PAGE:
Saturday, January 15, 2011

Film Reviews: True Grit (dir Coen bros) and True Grit ( Henry Hathaway)

As the theatrical release of the Coen brother's remake of the 1969 film adaptation of True Grit is upon us, I thought I would take a moment to look closer at both works. I have to say I've seen the Coen bro's 2010 version now 3 times in a  week. It's an uncommon film which leaves one thinking about it  long after having seen it. The first thing I noticed about the Coen bros version is the use of language within the dialogue. Contractions  (we're, they're, I'll ..etc) are banned from the script, resulting in a very clipped manner of speaking which sounds formal and at the same time almost foreign.  This close attention to detail within dialogue lends authenticity to a story that in it's orginal form ( a novel by Charles Portis)
represents a narrative about charatcers who in addition to their roles within the book have been educated mainly by the Bible, or at the very least have been to church a lot. The other striking quality of the Coen bros film is quality of work. Every aspect is thoughtful, from the color scripting, to how the night scenes are filmed, sound design and score, not to mention the acting (which is superb).

"ohh let's find some where to sleep, I'm so tired it's so late"... broad daylight
Hailee Steinfield and Jeff Bridges as Mattie Ross and Rooster Cogburn in True Grit 2010
The same thing cannot be said about the 1969 Henry Hathaway version unfortunately.  In fact, I would say at some points, the film is down right careless.   The scene where Rooster Cogburn, Laboef, and Mattie are looking for a place to sleep, is filmed in broad daylight.  However the Coen's version of this scene is dark with the authenticity of night, almost so you only catch glimpses of action which makes watching the scene much more exciting.  The Henry Hathaway version stars  John Wayne as Rooster Cogburn, who fails at playing the character of Cogburn, although he does succeed in playing an authentic version of John Wayne with an eye patch. The entire film is as contrary to the spirit of the book as it is possible to be without having huge choreographed dancing technicolor musical numbers. The book as well as the Coen bro's film is a work of sincerity, modesty, and adventure through the sense of duty, while the '69 version is almost reminiscent of a child's romp with old yeller, with production design a typical of the late 1960's. Kim Darby who plays the role of child heroine Mattie Ross has a Twiggy-esque hair cut and wears a bright tangerine dress, thoroughly unsuitable for the time period and the message of the film. Her acting is almost equally as distasteful. Darby comes off as incredibly naive, demanding, slightly prissy and bitchy.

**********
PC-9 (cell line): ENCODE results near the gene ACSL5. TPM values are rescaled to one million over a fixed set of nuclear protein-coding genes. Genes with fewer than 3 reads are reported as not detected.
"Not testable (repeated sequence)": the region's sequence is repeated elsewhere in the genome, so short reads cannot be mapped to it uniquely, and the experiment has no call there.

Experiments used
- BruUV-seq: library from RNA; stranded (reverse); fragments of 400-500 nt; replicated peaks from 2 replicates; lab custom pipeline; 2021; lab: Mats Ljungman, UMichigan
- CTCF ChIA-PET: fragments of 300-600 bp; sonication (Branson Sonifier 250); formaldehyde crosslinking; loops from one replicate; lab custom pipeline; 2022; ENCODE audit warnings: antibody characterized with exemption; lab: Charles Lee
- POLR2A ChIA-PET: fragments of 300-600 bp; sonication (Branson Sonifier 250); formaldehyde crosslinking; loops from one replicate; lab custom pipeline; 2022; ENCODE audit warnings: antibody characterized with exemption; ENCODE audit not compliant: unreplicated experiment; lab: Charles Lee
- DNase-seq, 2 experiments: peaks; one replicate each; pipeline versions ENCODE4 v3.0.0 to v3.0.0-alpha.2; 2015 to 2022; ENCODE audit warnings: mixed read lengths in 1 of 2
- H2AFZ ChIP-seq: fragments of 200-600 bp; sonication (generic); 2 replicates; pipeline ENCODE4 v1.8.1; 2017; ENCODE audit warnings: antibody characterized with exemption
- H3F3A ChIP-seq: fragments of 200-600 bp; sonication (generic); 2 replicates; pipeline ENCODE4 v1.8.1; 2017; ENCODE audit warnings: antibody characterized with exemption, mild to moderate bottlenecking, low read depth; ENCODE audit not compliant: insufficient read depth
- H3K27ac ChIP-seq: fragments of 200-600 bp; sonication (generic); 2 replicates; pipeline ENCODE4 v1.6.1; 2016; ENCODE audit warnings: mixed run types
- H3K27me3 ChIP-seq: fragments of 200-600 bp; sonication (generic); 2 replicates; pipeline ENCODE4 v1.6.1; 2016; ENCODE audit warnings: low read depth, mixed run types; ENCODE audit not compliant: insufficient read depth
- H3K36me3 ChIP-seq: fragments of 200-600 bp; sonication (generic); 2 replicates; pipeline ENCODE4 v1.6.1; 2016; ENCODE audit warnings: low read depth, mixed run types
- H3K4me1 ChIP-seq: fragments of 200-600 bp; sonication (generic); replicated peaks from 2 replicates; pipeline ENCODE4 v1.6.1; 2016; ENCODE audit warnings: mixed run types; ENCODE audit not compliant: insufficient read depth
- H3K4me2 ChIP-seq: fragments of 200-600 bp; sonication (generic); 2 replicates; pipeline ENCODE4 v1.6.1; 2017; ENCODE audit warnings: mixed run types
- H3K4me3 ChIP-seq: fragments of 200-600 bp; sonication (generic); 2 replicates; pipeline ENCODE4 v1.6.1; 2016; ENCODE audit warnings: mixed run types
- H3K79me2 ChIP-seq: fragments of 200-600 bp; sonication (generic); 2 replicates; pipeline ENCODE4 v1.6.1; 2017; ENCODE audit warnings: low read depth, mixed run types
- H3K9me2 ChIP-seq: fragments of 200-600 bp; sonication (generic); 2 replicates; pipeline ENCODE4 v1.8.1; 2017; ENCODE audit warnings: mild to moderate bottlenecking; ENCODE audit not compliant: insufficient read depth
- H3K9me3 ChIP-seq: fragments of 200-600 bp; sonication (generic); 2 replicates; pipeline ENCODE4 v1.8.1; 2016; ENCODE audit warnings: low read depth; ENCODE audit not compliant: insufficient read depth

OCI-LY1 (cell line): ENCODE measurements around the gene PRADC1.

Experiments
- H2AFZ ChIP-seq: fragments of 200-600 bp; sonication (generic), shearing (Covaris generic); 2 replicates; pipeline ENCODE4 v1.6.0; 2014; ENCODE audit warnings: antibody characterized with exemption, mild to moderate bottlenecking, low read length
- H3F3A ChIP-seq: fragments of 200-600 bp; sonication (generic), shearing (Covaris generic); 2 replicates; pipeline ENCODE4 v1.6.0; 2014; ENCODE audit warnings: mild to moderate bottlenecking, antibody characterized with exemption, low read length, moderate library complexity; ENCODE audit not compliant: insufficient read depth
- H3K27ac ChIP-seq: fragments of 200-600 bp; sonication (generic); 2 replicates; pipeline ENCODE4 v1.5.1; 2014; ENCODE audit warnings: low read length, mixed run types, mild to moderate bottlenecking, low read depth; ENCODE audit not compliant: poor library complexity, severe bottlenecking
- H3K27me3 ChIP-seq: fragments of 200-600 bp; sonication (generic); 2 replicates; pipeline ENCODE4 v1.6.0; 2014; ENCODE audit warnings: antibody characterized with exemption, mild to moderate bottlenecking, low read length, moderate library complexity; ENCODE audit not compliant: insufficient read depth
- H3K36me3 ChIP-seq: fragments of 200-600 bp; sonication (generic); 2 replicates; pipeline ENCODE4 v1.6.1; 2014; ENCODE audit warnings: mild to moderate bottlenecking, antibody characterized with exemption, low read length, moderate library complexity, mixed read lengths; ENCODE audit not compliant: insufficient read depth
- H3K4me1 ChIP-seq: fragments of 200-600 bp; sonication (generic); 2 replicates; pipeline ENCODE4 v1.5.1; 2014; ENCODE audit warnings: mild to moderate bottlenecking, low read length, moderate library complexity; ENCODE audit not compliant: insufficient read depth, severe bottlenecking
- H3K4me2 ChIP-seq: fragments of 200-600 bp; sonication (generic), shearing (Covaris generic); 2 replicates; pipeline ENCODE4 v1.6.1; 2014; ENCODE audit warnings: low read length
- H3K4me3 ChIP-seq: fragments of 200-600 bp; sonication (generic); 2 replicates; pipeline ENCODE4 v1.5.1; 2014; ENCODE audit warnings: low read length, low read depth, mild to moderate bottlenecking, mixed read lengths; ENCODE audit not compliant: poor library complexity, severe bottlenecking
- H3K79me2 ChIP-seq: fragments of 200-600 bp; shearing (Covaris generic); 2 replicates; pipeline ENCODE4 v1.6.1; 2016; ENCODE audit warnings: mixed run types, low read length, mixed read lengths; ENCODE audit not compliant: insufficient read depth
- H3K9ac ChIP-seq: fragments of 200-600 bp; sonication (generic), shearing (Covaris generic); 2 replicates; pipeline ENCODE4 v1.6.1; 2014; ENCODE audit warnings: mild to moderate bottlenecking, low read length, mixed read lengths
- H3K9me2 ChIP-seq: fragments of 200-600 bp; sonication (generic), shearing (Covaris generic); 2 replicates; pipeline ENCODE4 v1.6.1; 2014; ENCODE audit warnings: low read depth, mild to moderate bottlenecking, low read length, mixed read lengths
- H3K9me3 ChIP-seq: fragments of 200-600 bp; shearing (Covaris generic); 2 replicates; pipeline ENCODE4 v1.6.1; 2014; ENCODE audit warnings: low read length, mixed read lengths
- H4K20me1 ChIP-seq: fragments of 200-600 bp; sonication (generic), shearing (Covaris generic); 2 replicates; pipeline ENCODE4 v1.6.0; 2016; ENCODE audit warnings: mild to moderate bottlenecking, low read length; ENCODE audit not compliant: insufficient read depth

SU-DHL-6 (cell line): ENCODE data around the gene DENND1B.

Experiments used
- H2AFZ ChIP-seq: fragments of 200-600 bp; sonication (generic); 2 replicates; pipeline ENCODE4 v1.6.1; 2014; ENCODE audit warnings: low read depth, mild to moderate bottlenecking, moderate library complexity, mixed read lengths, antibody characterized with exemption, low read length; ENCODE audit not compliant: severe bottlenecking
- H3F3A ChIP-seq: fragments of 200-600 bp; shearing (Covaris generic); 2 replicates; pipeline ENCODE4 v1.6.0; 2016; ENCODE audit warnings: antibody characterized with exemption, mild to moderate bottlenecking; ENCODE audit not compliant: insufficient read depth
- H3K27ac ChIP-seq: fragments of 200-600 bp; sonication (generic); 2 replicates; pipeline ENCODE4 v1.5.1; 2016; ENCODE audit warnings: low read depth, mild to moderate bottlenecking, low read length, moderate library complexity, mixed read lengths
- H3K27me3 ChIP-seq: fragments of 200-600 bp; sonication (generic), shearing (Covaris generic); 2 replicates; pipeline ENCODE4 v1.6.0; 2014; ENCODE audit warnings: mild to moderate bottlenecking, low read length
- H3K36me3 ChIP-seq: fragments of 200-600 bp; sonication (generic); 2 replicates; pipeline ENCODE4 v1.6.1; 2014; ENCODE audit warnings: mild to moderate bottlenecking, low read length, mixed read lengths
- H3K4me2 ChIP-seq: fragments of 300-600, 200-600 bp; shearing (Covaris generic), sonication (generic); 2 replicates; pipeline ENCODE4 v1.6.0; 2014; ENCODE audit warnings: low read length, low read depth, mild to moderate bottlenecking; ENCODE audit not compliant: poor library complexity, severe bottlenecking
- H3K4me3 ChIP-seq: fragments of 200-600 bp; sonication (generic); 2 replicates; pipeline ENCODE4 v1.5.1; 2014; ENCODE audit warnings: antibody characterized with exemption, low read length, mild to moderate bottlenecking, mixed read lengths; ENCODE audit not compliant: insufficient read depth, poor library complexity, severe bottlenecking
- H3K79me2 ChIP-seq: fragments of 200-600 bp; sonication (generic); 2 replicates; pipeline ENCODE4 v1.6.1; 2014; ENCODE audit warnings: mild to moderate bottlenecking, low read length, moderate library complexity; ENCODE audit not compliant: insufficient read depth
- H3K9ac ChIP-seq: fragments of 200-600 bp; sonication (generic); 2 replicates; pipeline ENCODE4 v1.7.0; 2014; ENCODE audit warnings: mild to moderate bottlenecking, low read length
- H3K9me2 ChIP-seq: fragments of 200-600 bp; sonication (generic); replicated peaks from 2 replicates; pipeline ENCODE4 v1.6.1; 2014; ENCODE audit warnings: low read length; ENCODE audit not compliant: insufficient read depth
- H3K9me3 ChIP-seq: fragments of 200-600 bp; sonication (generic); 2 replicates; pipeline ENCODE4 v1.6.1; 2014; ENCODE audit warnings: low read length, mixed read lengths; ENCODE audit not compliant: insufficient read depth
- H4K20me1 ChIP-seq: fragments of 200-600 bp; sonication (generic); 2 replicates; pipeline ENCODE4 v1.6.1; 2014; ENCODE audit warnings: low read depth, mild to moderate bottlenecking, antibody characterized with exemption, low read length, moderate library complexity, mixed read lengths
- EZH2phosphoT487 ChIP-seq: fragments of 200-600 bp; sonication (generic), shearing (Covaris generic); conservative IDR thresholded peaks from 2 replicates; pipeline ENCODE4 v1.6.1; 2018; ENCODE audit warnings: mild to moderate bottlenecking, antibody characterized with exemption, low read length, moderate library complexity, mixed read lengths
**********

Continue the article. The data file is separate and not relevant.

In the modern release Hailee Steinfield plays Mattie Ross to great satisfaction. She posseses a wisdom and determination uncommon in a girl who is actually 14. Steinfield gives gravity to her role which is combination with everything else makes for a  wonderful film. I don't want to give too much away, so all I will say is go see it.
True Grit (2010) 5 out of 5
True Grit (1969) don't bother

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